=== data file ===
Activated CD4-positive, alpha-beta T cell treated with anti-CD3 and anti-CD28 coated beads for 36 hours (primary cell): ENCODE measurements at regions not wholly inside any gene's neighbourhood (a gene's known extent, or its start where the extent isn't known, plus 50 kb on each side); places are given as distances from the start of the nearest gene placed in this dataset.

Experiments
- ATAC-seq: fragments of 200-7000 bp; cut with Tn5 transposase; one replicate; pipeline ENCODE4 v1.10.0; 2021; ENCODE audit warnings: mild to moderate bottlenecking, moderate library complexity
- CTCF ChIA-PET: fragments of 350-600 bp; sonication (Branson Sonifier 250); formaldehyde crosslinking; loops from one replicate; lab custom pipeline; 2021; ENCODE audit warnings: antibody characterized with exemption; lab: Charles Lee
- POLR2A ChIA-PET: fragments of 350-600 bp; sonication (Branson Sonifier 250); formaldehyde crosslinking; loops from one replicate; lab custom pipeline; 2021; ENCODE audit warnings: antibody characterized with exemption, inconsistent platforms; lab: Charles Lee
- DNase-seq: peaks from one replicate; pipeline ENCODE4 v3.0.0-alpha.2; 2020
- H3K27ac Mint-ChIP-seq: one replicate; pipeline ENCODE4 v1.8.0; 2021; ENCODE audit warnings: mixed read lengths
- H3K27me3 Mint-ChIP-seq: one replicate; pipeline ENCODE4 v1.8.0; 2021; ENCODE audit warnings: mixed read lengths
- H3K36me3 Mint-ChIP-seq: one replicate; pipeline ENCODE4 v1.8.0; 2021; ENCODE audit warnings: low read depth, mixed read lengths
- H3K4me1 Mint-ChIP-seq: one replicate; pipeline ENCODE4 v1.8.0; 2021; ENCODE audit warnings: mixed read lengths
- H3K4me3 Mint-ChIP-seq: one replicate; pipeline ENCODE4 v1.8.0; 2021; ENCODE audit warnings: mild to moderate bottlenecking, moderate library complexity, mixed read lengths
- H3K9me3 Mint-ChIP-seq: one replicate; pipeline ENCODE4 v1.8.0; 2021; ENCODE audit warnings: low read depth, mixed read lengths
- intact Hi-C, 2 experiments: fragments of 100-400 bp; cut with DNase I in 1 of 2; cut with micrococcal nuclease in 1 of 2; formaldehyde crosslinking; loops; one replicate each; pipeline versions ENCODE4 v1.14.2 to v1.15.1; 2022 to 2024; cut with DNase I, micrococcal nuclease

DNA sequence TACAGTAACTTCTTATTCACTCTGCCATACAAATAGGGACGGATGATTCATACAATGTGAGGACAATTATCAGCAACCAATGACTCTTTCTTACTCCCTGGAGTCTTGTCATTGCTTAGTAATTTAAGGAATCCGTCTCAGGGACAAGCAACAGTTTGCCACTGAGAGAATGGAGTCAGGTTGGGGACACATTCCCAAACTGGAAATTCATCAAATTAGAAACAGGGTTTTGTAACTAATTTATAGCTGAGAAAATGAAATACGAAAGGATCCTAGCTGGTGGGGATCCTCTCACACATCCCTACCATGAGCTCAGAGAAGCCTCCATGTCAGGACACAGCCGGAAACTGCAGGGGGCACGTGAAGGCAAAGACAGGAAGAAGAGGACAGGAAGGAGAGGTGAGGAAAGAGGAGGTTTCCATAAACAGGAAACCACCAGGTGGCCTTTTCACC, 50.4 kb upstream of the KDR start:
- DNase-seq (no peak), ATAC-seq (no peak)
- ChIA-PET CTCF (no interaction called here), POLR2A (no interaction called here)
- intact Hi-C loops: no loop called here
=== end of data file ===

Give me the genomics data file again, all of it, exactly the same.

Activated CD4-positive, alpha-beta T cell treated with anti-CD3 and anti-CD28 coated beads for 36 hours (primary cell): ENCODE measurements at regions not wholly inside any gene's neighbourhood (a gene's known extent, or its start where the extent isn't known, plus 50 kb on each side); places are given as distances from the start of the nearest gene placed in this dataset.

Experiments
- ATAC-seq: fragments of 200-7000 bp; cut with Tn5 transposase; one replicate; pipeline ENCODE4 v1.10.0; 2021; ENCODE audit warnings: mild to moderate bottlenecking, moderate library complexity
- CTCF ChIA-PET: fragments of 350-600 bp; sonication (Branson Sonifier 250); formaldehyde crosslinking; loops from one replicate; lab custom pipeline; 2021; ENCODE audit warnings: antibody characterized with exemption; lab: Charles Lee
- POLR2A ChIA-PET: fragments of 350-600 bp; sonication (Branson Sonifier 250); formaldehyde crosslinking; loops from one replicate; lab custom pipeline; 2021; ENCODE audit warnings: antibody characterized with exemption, inconsistent platforms; lab: Charles Lee
- DNase-seq: peaks from one replicate; pipeline ENCODE4 v3.0.0-alpha.2; 2020
- H3K27ac Mint-ChIP-seq: one replicate; pipeline ENCODE4 v1.8.0; 2021; ENCODE audit warnings: mixed read lengths
- H3K27me3 Mint-ChIP-seq: one replicate; pipeline ENCODE4 v1.8.0; 2021; ENCODE audit warnings: mixed read lengths
- H3K36me3 Mint-ChIP-seq: one replicate; pipeline ENCODE4 v1.8.0; 2021; ENCODE audit warnings: low read depth, mixed read lengths
- H3K4me1 Mint-ChIP-seq: one replicate; pipeline ENCODE4 v1.8.0; 2021; ENCODE audit warnings: mixed read lengths
- H3K4me3 Mint-ChIP-seq: one replicate; pipeline ENCODE4 v1.8.0; 2021; ENCODE audit warnings: mild to moderate bottlenecking, moderate library complexity, mixed read lengths
- H3K9me3 Mint-ChIP-seq: one replicate; pipeline ENCODE4 v1.8.0; 2021; ENCODE audit warnings: low read depth, mixed read lengths
- intact Hi-C, 2 experiments: fragments of 100-400 bp; cut with DNase I in 1 of 2; cut with micrococcal nuclease in 1 of 2; formaldehyde crosslinking; loops; one replicate each; pipeline versions ENCODE4 v1.14.2 to v1.15.1; 2022 to 2024; cut with DNase I, micrococcal nuclease

DNA sequence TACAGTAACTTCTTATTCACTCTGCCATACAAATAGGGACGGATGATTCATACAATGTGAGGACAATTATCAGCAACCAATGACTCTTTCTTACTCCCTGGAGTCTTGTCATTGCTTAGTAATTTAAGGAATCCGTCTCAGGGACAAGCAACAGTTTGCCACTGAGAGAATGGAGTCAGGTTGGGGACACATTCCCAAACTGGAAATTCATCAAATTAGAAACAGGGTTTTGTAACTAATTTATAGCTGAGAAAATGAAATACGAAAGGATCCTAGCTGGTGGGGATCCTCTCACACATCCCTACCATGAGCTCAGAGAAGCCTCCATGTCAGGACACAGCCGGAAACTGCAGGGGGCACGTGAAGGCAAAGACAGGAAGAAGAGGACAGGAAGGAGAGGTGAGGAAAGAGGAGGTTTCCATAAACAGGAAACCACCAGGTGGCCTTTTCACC, 50.4 kb upstream of the KDR start:
- DNase-seq (no peak), ATAC-seq (no peak)
- ChIA-PET CTCF (no interaction called here), POLR2A (no interaction called here)
- intact Hi-C loops: no loop called here